Planning Security Cameras Placement
Most security cameras feature high-caliber options and powers like being able stand up to freak winter storms or record very clear images even in the middle of a dark night. However, if you are going to maximize your benefits from security cameras and high technology, then you have to put the cameras in the places and locations that are most advantageous. Security cameras primarily exist for deterrence and investigation purposes, and those two goals are the factors that largely determine where you should put them. Put your security cameras in spots that increases their likelihood of recording activity that might need to be played back accurately, but also where the cameras have the greatest chance of deterring possible criminal behavior.
If you follow this school of thought, then it becomes evident that there are four different locations where security cameras can investigate and deter crimes from happening at government installations, homes, and businesses.
- The primary location is at points of entry or exit, which add up to the greatest places to capture facial images that might be used for identification purposes. Be certain you set cameras up to view areas around three feet in width so that facial identification images can be recorded. Three feet is the approximate width of most doors. When you put a camera towards an entry or exit point, be mindful of when you point cameras towards any exterior door, since sudden changes in light can severely darken your recorded images. It might be simpler to view any exit with a camera that is facing away from outdoor light since the image is more even. Also, if you try to capture facial images, it is useful to put up a monitor or television close to the entrance, since it naturally draws the attention of people’s eyes. If you set up your security camera close to the screen, you get more clear facial image captures, as well as deterring possible criminals who notice the surveillance.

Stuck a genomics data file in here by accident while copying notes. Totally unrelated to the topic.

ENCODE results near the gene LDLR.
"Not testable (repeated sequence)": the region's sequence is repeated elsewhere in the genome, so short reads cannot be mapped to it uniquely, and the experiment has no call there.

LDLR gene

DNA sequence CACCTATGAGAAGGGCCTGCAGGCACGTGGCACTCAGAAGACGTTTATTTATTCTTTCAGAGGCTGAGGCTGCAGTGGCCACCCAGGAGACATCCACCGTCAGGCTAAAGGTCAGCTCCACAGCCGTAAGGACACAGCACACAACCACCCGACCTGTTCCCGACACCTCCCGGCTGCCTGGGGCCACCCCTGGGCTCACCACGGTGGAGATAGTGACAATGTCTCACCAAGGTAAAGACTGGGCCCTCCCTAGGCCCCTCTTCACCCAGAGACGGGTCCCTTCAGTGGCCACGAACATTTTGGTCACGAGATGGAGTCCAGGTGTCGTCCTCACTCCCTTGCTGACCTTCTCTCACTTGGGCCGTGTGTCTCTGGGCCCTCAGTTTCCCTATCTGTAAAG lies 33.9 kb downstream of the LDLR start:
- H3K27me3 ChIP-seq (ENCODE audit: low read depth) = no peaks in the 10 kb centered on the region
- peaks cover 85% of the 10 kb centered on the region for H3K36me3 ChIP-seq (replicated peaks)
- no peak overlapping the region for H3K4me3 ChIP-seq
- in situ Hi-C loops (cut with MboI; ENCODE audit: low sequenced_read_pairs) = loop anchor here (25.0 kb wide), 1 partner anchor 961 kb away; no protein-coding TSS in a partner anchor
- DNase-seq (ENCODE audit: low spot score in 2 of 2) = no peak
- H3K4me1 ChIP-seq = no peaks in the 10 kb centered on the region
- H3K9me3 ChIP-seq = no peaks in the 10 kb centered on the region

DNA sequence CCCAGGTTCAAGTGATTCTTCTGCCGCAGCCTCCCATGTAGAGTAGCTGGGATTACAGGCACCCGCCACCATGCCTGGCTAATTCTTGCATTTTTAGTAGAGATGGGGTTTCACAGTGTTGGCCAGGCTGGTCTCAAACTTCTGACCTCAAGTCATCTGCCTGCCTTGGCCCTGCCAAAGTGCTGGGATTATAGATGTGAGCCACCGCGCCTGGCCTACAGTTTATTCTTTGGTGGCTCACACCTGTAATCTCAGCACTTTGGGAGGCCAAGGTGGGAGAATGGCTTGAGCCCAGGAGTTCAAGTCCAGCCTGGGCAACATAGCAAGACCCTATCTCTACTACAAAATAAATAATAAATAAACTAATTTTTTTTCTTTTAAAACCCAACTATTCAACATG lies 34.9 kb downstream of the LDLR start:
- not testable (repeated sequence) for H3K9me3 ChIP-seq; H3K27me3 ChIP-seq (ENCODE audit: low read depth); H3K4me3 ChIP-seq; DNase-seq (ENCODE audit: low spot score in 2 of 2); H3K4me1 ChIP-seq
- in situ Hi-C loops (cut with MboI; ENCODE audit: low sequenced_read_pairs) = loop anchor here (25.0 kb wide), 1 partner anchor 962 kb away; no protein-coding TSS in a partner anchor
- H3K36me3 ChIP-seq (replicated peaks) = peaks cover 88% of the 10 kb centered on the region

- The next best place to put up security cameras is at points of customer interaction or transactions. These include things like kiosks, teller stations, and cash registers. These are smart points to try and capture investigative imagery. Camera presence is also a good deterrent for anyone thinking about robbing someone. Keep your cameras around seven feet high, pointing them directly towards the area. Mounting cameras up too high, like on the ceiling, only gives you images of the tops of heads, and not the faces of people.
- The third best place to locate security cameras is at target locations, such as cash drawers, safes, filing cabinets, jewelry cabinets, and anything else that might prove alluring to thieves. Your goal at these spots is to capture wide imagery so that you can review crimes instead of identify faces. Target some cameras for high positions so they are able to peer down smaller spaces such as drawers or cabinets.
- The fourth and final place that proves good for security cameras is secluded spots like parking lots or back alleys where they can both deter and also investigate crimes, such as violence or vandalism. When there are no human eyes, seeing a camera might stop someone from doing something terrible or criminal.
Security cameras serve to deter crime but also investigate it. For cameras to be able to do these tasks, they need to be in the best locations, such as points of exit and entry, points of customer transactions, target areas, and secluded locations.
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